The Windows 2000 Resource Kit included a command-line utility called the User State Migration Tool (USMT). This tool creates INF files to store settings and other information. The system administrator can edit this file to customize the settings and data that will be transferred to a new computer. A newer version of this utility will be available after Windows XP is released, and it can be used in conjunction with or instead of the Files and Settings Transfer Wizard to assist migration to new computer hardware for a large environment such as a business network.
As you can see, this migration wizard will save you a lot of time if you perform a clean install on a new computer. You won't have to spend time writing down a list of your current settings and then reapplying them once you have installed Windows XP on the new computer.
Collecting Information from Your Old Computer
Since the Files and Settings Transfer Wizard is a new application included with Windows XP, you won't find it on an older operating system like Windows 98. However, there are two ways you can use the wizard to collect settings from your old computer. You can use the Windows XP installation CD on your old computer to run the wizard, or you can use the installation CD to create a floppy disk that will run the wizard. In a large network, creating a floppy disk and duplicating it for your users is a simple method for running the wizard. This is especially true if you have a site license for Windows XP and don't have a lot of copies of the actual CD.
To create a floppy disk that can run the wizard, use the following steps:
Insert the Windows XP CD into the CD-ROM drive of your computer. When the initial menu pops up, select Perform additional tasks.
From the next menu, select Transfer Files and Settings. The Files and Settings Transfer Wizard will start with an informational dialog box telling you about its function. Click Next.
The wizard will then present a dialog box asking if this is the old or new computer. Select the radio button labeled New Computer.
The next dialog box will as if you have the installation CD. Select the No radio button and click Next.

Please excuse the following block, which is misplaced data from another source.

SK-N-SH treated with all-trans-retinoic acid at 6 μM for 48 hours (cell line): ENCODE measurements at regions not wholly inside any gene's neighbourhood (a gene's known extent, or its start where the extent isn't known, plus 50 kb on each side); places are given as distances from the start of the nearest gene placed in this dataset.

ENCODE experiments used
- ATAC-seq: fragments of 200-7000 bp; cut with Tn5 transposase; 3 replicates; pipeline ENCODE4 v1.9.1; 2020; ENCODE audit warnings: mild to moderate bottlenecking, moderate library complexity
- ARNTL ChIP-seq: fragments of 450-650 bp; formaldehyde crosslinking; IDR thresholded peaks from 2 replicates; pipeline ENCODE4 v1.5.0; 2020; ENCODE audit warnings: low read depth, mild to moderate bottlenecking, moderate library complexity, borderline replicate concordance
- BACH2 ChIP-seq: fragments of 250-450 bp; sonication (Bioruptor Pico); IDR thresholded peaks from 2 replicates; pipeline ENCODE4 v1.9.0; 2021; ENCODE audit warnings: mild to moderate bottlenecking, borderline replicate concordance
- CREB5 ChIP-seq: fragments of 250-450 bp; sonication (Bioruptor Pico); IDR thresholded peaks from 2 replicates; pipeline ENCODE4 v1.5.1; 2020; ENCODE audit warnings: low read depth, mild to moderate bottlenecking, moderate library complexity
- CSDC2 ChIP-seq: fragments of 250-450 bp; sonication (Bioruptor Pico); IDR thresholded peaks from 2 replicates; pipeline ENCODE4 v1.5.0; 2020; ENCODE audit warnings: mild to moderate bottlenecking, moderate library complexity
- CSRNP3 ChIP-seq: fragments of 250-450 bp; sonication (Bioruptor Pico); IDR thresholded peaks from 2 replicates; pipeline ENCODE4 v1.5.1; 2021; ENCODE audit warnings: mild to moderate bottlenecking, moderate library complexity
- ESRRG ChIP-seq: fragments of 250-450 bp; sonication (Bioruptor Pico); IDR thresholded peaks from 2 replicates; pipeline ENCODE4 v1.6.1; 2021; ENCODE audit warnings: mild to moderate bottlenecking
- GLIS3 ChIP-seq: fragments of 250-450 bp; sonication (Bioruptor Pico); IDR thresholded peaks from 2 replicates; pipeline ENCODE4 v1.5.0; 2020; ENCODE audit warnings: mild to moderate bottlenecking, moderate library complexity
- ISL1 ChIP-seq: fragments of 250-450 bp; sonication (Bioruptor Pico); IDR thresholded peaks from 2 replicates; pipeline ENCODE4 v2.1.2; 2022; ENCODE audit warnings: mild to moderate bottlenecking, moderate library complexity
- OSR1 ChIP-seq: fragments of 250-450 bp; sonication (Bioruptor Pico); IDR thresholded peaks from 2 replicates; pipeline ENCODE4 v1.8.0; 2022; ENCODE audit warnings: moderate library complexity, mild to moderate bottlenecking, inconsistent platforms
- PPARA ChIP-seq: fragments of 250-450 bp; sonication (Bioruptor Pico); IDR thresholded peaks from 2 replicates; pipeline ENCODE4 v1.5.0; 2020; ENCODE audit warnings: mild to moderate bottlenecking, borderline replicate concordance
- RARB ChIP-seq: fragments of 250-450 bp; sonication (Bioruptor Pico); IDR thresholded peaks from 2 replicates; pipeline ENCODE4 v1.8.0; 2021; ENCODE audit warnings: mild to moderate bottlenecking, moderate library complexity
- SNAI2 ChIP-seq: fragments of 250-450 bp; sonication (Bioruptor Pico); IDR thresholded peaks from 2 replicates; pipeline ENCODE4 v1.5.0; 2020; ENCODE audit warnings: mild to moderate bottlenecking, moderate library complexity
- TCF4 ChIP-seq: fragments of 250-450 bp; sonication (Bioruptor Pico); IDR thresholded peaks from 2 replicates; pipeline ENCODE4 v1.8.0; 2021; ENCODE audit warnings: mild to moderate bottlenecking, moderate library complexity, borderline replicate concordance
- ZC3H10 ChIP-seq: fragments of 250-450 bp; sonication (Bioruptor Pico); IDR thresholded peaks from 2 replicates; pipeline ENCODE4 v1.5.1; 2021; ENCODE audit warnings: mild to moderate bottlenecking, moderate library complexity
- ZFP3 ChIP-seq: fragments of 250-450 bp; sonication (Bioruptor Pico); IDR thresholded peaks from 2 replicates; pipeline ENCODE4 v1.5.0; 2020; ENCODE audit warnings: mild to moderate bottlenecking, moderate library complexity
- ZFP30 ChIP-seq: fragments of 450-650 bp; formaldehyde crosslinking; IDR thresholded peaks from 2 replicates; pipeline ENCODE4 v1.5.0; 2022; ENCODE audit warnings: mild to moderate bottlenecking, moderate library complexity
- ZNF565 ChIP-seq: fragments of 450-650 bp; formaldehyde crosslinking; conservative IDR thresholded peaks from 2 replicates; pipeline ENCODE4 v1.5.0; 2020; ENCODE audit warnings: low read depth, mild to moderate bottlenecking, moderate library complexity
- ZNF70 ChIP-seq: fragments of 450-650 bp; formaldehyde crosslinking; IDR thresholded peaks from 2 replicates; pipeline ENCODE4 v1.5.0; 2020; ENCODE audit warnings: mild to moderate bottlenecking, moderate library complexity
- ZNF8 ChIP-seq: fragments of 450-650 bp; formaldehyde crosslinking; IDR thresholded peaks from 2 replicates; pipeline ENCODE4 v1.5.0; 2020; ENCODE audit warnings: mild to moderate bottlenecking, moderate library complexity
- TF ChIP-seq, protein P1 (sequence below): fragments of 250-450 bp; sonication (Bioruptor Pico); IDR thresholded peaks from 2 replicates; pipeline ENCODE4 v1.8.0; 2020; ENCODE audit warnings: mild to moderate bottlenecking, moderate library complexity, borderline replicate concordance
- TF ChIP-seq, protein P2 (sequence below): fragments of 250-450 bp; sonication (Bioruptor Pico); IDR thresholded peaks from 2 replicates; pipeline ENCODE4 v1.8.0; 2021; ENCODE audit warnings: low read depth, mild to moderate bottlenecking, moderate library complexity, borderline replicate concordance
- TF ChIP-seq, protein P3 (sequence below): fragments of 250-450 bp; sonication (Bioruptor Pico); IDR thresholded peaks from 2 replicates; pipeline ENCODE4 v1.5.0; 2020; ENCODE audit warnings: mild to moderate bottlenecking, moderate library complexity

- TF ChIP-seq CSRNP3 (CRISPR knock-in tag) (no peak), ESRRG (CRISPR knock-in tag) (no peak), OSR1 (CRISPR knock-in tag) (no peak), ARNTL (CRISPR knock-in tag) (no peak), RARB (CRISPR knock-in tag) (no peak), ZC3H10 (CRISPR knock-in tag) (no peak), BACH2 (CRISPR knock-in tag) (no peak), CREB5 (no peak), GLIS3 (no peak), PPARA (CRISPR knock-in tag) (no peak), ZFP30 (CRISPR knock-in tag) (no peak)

Another dialog box will then ask if you have a wizard disk. Select the radio button labeled I Want to Create a Wizard Disk in the following drive. Use the drop-down menu to select the floppy disk drive, or any other removable media drive on your computer. The floppy disk is all you need, since the wizard does not require more than one diskette. Click Next.
Insert a blank, formatted floppy diskette into the drive and click OK to the prompt the wizard presents. The wizard will copy the necessary files to the floppy disk. When it finishes creating the diskette, you can click Cancel to close the wizard. You now have a wizard floppy diskette that you can use on your old computer.
To use the wizard diskette, insert it into the floppy drive of your old computer and run the program FASTWiz.exe from the floppy drive. This will start the wizard on your old computer.
The wizard will be able to detect that it is not running on a Windows XP computer, so it won't prompt you as it did earlier to find out which computer you are running this from. Instead, after the welcoming dialog box, you will be prompted to enter the method that will be used to transfer the files. This can be either of the following:
Floppy driveThis can be used if you are only transferring settings. If transferring both files and settings, the transfer process may require a number of floppy diskettes, depending on the amount of files you want to transfer.
OtherThis can be another removable drive or a network drive share. For a business environment, using a folder on a shared network drive is a good solution to transfer large amounts of information.